Sunday, June 26th, 2016
Gondry’s self-made autobiographical documentary I’ve been 12 forever brings us as close as possible to the man behind the films that contain his unique personality. Using his own son as an actor, he recreates key childhood moments that brought him to be the man he is today (or the child he still is). He explains one such moment to be intrinsically linked to his love of music and performance. Once when walking through a shopping mall as a child he stopped with his family to watch a man selling organs demonstrate. The demonstrator recognised the famous jazz organist Lou Bennett walking past and invited him to play. Gondry’s father, a musician himself, told Michel that the difference between the two performances was that Lou Bennett possessed more inspiration than the man before him. Gondry claims that since this moment he has been obsessed with inspiration; how to define and capture it. There is something scientific about his conscious effort to explain the unexplained, to take abstract concepts like inspiration and pick them apart. The workings of dreams is also a prevalent theme throughout his work.
The documentary also showcases many of the short animations Gondry made to represent these key moments childhood moments. One of the most charming is Tiny, a hand drawn animation made in 2004, inspired by the moment in which his adolescent crush rejected his invitation to dance, claiming he was ‘too tiny’. The film is accompanied by eerie music written and performed by Michel also. It is almost as if he is trying to piece together his past and document it to make sense of his present.This tragic little film exposes Gondry’s insecurities but more poignantly, it exposes the man with the nerve to bare his soul. There are many more examples of Gondry injecting his private life into his art. He repeatedly parodies a recurring childhood nightmare in which his hands grow to gigantic size, an event that could only be resolved by his mother massaging his hands; an act that brought him back to normality. In a music video for the Foo Fighters, (Everlong) Dave Grohl grows the characteristically large hand to crush his enemies in a series of interweaved dreams. The video was nominated for the best Rock Video in the 1998 MTV Video Music Awards and in interview Grohl claims it to be the best music video they ever made.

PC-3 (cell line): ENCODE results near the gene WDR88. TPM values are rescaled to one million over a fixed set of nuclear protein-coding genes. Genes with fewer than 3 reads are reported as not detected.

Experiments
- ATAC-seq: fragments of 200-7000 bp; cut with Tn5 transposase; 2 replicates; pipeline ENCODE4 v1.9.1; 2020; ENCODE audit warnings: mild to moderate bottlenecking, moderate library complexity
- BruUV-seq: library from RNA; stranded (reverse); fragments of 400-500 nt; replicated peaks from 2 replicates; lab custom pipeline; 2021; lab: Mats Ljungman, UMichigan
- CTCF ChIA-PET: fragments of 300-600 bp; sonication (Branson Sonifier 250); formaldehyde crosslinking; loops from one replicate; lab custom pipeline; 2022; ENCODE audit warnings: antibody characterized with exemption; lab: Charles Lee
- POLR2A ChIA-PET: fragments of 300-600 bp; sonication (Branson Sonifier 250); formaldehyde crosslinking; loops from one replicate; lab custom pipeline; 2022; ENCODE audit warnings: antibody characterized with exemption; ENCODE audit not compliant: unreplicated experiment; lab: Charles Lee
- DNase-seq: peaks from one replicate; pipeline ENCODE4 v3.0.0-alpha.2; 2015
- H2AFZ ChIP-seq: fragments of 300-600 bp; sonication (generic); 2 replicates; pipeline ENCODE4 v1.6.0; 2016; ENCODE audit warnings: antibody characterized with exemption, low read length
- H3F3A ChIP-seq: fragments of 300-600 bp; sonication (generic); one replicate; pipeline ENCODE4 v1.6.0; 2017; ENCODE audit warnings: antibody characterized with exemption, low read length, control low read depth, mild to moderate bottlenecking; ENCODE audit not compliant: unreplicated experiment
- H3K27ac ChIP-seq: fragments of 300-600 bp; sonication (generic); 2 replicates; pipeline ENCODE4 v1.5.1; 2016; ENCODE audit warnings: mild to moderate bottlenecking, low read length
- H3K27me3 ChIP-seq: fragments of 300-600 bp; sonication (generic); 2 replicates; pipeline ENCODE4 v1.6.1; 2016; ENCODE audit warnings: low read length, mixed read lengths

Before making many of his feature films, Gondry was renowned for his work on commercials and music videos. He directed ‘Drugstore’ for Levi’s which became the most awarded commercial of all time. His first productions with Bjork, with whom he formed a long lasting creative relationship, and videos he created for his own band (Oui Oui) of which he is the drummer began to get noticed in the early nineties. Favour for Gondry began to catch on with such electricity that suddenly every successful musical artist at the time wanted to work with him. His collaborations with artists like Daft Punk, White Stripes, The Rolling Stones, Chemical Brothers, Beck and many more gave him the freedom to explore his experimental ideas.
The music video was the perfect platform for Gondry to be innovative in a purely visual way. Let Forever Be by the Chemical Brothers is perhaps his most ground-breaking video, quintessentially capturing the Gondry style. The video follows a woman in a series of her dreams that interlace her everyday life. The transitions into the alternate reality are fluid. Gondry ingeniously orchestrates these transitions so the transition becomes the reality. For example when the screen multiplies into a dozen alarm clocks (a typical ‘tacky’ effect) we realise that they are actually real and that there are also multiple choreographed dancers, dressed identically and playing the same woman. Pitchfork Media ranked the video at number 7 in the list of ‘Top 50 Music Videos of the 1990s’.
In Gondry’s most recent feature films he has relied on a ‘DIY’ animated style to aid the storytelling of live action. He uses fabric puppets, cardboard cut outs and cellophane in La science des rêves (The Science of Sleep 2006) to ornament the dreamscapes of his protagonist Stéphane, hopelessly in love with Stéphanie played by Charlotte Gainsbourg. Like Gondry, Stéphane fancies himself as an inventor and hosts an imaginary television show in which he cooks up his own dreams live by adding ‘memories’ and ‘relationships’. La science des rêves, written and directed by Michel Gondry, is therefore his closest reproduction of his own philosophies in film. Also his protagonist inhabits so much of his own behaviour. In interview, Bjork makes references to Gondry’s neuroticisms which she claims to find charming. She likens him to a Woody Allen-type figure, always on edge and thinking the world could end at any second. But it is only from his obsessive tendencies that his inventive streak can be born. Gondry seeks to explore himself and create art wholly from his experience; that is what he sees to be true. He lives through his past but seeks productive means from it.
Article by Mara Frampton (Norwich Film Festival Volunteer)
Posted in: News